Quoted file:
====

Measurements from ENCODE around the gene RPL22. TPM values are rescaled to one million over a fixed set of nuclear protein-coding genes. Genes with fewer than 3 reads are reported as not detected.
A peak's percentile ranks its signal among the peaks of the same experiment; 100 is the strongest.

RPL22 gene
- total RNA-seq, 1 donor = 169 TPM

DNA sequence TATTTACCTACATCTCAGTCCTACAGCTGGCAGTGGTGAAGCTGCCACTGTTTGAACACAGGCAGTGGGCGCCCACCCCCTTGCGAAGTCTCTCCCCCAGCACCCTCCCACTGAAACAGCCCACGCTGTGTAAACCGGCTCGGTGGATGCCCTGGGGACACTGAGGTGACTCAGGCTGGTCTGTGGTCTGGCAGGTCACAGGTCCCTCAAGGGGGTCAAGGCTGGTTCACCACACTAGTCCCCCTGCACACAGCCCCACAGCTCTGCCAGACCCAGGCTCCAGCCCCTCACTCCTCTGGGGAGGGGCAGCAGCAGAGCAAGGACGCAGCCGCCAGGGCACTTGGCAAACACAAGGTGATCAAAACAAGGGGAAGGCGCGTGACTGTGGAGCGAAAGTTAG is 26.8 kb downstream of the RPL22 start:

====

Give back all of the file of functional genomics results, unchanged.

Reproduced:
Measurements from ENCODE around the gene RPL22. TPM values are rescaled to one million over a fixed set of nuclear protein-coding genes. Genes with fewer than 3 reads are reported as not detected.
A peak's percentile ranks its signal among the peaks of the same experiment; 100 is the strongest.

RPL22 gene
- total RNA-seq, 1 donor = 169 TPM

DNA sequence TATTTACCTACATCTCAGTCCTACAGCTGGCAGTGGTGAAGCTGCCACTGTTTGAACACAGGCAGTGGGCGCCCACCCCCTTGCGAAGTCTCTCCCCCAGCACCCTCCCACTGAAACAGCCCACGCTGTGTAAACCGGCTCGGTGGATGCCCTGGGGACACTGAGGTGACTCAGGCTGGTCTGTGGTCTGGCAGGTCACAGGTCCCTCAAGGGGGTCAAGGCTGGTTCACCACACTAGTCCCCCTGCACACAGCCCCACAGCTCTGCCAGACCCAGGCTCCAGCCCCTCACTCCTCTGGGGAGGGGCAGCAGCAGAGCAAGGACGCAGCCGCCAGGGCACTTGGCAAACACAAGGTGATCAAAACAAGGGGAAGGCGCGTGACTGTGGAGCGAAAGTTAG is 26.8 kb downstream of the RPL22 start: